We are building a sophisticated and flexible database structure and thus,
we have quite complicated and longish queries containing lots of joins.
Using only a few test records in our structure we have performed some
measures, and it is hard to interpret the results.
Until we join no more than 10 tables the response time is below 0.2 s.
joining the 11th table comes with a dramatic change: response time
usually grows up to 5-7 s,
I'we read the related pages of the documentation, and found the
description of the default and the genetic optimizer too. And also found
the story about the german knowledge-based system project where longer
queries than 10 joins were also too slow.
But I think (hope) we could have a solution, because all of our
complex joins are following foreign keys.
If we could give some hints to the planner about foreign keys, it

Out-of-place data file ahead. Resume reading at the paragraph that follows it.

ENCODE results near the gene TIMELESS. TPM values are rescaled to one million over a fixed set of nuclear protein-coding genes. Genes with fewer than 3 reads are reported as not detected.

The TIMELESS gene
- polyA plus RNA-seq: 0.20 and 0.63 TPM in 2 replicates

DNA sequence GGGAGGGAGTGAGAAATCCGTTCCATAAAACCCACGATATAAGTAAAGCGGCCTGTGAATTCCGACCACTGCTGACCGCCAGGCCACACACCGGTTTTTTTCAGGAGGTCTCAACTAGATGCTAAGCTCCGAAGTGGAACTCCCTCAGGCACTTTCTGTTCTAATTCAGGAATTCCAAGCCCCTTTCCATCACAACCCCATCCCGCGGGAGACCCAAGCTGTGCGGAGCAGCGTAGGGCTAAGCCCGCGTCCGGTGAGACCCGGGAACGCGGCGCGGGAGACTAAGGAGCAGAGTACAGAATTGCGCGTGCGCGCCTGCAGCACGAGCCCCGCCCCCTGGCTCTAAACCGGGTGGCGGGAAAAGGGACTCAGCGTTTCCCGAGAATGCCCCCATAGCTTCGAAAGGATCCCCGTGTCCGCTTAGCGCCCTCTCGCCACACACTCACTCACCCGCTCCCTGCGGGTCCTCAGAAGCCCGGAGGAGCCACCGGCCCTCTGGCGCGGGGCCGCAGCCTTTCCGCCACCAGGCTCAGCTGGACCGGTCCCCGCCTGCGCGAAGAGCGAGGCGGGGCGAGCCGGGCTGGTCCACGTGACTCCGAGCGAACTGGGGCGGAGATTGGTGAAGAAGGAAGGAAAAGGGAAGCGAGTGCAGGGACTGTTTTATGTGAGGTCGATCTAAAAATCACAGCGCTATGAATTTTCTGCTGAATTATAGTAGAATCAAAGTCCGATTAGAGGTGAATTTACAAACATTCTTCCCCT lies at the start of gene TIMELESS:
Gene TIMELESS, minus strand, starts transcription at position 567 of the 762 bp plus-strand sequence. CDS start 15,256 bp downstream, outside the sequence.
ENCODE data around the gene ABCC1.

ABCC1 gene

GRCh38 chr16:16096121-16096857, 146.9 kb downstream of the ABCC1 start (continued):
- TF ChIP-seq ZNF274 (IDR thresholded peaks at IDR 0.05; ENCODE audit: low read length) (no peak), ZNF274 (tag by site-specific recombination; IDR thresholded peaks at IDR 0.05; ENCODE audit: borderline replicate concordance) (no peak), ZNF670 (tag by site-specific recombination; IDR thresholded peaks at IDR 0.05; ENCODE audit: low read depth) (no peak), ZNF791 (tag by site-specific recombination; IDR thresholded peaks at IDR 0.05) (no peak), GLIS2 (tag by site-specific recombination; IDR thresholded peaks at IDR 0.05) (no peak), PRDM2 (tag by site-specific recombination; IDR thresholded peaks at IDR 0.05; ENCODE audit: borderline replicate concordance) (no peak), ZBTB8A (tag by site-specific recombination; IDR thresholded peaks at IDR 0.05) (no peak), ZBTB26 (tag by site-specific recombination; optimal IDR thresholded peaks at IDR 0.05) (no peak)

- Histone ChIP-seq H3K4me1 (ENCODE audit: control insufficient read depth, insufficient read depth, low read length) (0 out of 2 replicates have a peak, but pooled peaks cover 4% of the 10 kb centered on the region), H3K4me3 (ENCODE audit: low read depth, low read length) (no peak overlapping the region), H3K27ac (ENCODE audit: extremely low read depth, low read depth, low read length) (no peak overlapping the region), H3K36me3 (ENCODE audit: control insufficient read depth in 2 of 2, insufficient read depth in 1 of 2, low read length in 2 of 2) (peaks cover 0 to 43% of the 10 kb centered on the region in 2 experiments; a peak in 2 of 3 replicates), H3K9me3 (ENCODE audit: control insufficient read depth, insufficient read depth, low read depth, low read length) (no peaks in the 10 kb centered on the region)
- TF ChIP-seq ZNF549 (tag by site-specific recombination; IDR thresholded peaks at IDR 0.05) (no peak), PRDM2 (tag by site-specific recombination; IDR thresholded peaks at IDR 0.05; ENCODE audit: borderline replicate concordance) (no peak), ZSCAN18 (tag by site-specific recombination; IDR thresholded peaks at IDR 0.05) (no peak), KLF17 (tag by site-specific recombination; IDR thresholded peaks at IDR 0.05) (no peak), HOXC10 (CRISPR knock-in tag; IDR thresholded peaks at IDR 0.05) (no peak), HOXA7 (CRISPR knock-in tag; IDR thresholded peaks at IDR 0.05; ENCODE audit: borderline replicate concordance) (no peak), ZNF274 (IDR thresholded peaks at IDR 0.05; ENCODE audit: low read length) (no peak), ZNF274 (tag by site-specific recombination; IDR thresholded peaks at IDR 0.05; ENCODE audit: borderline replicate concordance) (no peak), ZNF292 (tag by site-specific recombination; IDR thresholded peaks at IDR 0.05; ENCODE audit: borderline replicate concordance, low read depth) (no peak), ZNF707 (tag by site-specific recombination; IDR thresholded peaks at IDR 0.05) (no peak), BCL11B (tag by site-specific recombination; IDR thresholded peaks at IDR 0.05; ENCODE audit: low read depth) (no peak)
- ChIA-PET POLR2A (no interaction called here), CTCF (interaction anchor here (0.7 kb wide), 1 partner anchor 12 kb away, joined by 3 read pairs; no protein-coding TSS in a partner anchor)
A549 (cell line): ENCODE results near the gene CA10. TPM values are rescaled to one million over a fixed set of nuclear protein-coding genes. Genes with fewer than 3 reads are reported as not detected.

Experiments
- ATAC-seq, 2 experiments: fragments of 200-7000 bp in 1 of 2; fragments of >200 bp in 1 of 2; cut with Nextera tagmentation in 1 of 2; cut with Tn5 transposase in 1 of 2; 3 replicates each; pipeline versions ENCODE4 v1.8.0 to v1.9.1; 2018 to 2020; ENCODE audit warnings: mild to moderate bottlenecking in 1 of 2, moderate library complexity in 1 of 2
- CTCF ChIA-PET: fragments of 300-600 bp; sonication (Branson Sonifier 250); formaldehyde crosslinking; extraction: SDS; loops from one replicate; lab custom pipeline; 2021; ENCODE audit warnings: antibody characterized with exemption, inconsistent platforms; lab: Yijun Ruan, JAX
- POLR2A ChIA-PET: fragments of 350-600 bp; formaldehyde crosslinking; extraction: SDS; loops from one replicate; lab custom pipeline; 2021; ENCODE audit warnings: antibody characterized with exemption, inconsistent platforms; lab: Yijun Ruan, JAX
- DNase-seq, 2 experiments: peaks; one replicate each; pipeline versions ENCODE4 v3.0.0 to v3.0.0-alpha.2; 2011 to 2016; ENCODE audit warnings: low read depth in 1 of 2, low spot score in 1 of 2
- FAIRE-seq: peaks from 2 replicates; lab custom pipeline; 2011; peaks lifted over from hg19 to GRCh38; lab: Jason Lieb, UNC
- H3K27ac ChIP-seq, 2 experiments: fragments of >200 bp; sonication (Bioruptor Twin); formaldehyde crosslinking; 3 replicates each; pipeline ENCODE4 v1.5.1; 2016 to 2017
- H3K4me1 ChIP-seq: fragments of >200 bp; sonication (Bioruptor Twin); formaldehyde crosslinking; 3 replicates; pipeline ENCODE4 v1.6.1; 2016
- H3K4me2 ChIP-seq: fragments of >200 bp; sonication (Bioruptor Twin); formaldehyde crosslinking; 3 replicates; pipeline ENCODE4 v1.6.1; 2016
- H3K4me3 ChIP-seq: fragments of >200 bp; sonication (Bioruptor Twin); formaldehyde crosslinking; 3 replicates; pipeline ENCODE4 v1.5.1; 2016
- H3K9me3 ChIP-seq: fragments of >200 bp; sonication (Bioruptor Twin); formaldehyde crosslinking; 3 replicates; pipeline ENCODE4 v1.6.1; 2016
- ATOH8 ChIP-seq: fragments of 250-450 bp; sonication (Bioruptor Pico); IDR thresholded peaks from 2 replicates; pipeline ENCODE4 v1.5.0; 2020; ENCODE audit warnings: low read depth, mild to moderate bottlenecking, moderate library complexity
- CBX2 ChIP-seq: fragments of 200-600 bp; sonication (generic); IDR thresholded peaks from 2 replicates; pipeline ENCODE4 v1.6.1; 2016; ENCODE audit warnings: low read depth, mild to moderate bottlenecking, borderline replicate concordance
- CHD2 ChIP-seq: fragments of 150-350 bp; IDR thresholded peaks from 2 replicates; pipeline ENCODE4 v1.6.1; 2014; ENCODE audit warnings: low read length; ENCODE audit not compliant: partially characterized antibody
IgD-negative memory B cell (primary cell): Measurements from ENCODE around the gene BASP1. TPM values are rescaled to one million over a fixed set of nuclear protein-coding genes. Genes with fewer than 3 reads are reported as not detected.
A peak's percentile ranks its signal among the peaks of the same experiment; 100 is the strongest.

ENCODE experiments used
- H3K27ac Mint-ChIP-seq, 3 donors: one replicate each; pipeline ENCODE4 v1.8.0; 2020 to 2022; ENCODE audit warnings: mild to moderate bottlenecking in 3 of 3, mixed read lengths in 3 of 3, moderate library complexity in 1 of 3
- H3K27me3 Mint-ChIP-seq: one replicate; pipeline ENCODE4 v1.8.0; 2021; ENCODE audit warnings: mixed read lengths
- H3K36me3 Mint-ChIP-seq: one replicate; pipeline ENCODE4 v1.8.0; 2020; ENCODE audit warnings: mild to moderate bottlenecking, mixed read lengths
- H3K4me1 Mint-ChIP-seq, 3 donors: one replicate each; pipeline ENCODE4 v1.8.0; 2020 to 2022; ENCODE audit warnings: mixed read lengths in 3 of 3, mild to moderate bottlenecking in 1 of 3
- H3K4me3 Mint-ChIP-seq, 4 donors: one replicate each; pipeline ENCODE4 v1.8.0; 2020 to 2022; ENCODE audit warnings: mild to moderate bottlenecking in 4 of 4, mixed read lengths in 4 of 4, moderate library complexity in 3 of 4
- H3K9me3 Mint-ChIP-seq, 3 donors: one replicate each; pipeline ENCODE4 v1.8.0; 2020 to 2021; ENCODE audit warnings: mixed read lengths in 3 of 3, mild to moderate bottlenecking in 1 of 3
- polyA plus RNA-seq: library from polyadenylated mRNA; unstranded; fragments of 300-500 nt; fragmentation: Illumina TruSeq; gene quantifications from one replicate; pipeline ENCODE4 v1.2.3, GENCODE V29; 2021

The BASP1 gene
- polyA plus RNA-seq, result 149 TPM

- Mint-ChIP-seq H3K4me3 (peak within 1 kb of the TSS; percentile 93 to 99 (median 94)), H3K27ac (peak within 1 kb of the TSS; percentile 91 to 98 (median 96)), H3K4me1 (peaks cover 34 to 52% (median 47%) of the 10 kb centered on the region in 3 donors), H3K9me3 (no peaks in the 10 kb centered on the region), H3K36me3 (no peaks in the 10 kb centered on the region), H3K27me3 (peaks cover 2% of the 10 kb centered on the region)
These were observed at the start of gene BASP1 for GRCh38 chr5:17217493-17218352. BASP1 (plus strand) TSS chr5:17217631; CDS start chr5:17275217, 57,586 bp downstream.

should not generate plenty of unusable plans for the optimizer.
Here I send an example:
h.literal as division,
j.literal as soatype,
o_division as a
join o_soa as b
join o_soainstance as c
join o_staff_rdl_soainstance_role_ as d
join o_electronic as e
join o_soatype as f
join o_meaning as g
join o_meaning_rndl_language_role_ as h
join o_meaning as i
join o_meaning_rndl_language_role_ as j
join o_staff as k
join o_externalcontributor as l
the structure behind it:
[the arrows are representing the foreign keys.]
a -> g <- h
b -> f -> i <- j
d -> k <- l
results of this query:
join from a to j takes 0.2 s
a to k takes 4.8 s
a to l takes 5.2 s
I have examined the output of explain in all 3 cases, and I have
the feeling that the planner simply forgets the best solutions
in 2nd and 3rd case.
If this is not enough info for the answer I can send the tables, their
contents, the output of the optimizer..... or whatever you need for the
answer (including beer :)
pgsql-sql by date
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